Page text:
Tips for Treating Hot Flashes and Night Sweats While in Cancer Treatment

melatonin-cancer
Treating Hot Flashes And Night Sweats

Do you sometimes wake up in the middle of the night to warm skin and damp sheets? Night sweats and hot flashes are a common occurrence with cancer patients. It can result from your course of treatment or from the tumor itself. Women tend to be more susceptible, but men can also experience either condition.

Sweat is your body’s natural way of regulating temperature. When the moisture evaporates on your skin it creates a cooling effect. Patients being treated for breast cancer or prostate cancer often have hot flashes because treatment can trigger menopause or menopause-like symptoms.

Help is available to control hot flashes and night sweats, allowing you to rest more comfortably. Discuss these options with your physician to determine which one is most appropriate for you.

  • In some cases hot flashes may be treated with hormone replacement therapy. Some patients have had success with certain antidepressants or anticonvulsants.
  • Stress and anxiety are contributing factors, so learning coping skills to deal with these emotions can help moderate night sweats and hot flashes. Meditation is a powerful method, and hypnosis is a newer treatment that has shown positive results.
  • Wear loose-fitting clothes made from natural fibers and keep your home well-ventilated.
  • Manufacturers of herbs and supplements such as Vitamin E and flaxseed make extravagant claims, but studies show that the results are mixed at best. Do not attempt this treatment without consulting your healthcare provider.

At Issels® we utilize a course of immunotherapy that strengthens your own immune system and reduces side effects. Visit our website to see and hear success stories from our patients.

Meaningful Ways to Help a Friend or Family Member with Cancer

Helping Family with cancer.
Helping Family with cancer.

When a family member or friend is diagnosed with cancer, people are often torn about how to respond. They want to help but are sensitive about intruding. Not knowing whether an offer of help will be appreciated or viewed as meddling often leads friends to make vague offers to help.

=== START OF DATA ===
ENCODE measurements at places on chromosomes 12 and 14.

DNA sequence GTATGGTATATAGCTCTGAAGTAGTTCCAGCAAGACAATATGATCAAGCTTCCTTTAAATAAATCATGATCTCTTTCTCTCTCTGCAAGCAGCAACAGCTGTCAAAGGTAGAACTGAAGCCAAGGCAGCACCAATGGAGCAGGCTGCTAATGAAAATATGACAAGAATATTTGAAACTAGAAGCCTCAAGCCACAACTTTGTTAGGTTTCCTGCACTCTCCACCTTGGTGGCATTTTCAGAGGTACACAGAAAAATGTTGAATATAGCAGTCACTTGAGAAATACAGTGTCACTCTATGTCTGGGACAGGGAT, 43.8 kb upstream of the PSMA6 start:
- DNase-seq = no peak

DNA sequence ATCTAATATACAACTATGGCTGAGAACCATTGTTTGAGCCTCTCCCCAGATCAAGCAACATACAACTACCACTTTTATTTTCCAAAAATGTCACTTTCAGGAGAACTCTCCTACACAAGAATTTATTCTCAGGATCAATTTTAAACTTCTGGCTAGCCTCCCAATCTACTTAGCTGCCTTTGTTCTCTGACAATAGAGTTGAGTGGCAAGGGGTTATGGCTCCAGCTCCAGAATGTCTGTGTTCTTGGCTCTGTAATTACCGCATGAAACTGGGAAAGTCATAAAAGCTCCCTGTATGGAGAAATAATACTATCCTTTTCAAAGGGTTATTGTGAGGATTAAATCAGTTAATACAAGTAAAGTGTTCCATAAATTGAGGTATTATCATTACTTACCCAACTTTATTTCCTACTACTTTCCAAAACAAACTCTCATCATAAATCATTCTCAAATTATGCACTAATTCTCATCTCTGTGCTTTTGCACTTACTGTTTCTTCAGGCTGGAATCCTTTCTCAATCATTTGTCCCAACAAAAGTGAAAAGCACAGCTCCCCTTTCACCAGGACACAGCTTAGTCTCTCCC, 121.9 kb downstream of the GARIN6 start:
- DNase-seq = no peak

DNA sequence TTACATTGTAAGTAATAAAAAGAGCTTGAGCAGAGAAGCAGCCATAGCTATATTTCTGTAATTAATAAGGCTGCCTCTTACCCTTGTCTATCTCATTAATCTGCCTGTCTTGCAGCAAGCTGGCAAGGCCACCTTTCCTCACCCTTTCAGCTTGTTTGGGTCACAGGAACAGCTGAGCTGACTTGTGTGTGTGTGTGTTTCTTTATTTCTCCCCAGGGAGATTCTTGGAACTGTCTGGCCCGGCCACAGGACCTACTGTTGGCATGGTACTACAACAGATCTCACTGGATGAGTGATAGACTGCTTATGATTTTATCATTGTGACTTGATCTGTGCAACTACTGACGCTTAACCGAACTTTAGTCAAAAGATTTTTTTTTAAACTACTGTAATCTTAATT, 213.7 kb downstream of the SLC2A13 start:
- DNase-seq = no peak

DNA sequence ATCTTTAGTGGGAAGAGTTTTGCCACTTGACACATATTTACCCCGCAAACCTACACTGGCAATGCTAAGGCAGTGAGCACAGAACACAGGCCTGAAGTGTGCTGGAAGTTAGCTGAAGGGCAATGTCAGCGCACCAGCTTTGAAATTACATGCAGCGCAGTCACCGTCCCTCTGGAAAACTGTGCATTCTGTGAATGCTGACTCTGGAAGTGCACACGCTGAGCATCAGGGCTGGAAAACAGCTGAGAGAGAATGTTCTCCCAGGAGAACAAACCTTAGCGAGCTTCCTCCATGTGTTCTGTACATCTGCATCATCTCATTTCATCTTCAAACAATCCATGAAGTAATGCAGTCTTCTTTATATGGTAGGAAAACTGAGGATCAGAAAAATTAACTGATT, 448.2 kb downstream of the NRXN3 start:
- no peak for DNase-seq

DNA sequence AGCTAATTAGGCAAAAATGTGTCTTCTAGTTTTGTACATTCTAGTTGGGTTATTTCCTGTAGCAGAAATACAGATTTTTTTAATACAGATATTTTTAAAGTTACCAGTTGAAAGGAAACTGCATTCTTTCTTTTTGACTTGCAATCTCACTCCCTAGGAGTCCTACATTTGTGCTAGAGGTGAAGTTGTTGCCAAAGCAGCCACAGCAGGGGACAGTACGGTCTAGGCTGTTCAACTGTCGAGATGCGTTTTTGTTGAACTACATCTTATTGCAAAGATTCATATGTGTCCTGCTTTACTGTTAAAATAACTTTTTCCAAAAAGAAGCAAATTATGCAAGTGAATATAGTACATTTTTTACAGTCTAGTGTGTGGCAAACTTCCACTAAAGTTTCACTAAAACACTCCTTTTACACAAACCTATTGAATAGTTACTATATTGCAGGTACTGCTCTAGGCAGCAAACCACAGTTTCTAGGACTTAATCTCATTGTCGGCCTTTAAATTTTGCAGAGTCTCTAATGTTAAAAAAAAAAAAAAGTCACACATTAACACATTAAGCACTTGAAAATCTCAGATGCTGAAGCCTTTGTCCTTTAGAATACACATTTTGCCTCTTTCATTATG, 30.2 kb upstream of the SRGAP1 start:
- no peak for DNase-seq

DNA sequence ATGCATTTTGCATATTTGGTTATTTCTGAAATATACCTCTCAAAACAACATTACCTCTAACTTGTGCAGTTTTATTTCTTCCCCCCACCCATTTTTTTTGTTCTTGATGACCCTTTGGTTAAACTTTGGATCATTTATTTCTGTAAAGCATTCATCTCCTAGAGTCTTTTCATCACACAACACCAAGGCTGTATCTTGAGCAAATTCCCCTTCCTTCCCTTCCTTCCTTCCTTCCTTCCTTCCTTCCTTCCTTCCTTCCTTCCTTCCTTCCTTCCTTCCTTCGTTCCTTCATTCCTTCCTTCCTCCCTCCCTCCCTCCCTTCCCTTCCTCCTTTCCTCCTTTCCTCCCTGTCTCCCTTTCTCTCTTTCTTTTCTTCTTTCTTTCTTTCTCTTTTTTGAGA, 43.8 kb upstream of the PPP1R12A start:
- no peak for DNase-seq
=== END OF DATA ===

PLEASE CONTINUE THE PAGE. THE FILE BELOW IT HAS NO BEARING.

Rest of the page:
Unsure what kind of help is being offered, cancer patients and their families are frequently uncomfortable taking their friends up on such offers. As we noted in our previous post, making your offer to help specific can breach any feelings of discomfort.

Here are additional suggestions on ways to offer meaningful aid to a friend or family member who is battling cancer:

  • Follow through. Many offers of help follow the initial diagnosis of cancer; but for the cancer patient and his family the battle keeps going after those first few weeks. Don’t stop helping after a week or two. Friends who are still helping a month, 3 months, 6 months after the diagnosis make a real difference in the family’s life.
  • Don’t overstep. Helping does not give you license to manage your friend’s life or offer unsolicited advice. Be sensitive to the need for autonomy, especially if cancer strips away personal independence. Respect your friend’s boundaries.
  • Remember celebrations. Life does not stop because you have cancer. Remember holidays, birthdays, anniversaries, holiday traditions, etc. Celebrate life!
  • Be supportive. Check your own feelings, opinions and prejudices at the door. Respect your friend’s cancer treatment decisions. Maintain a warm, supportive, encouraging and positive attitude when you are with your friend and his or her family.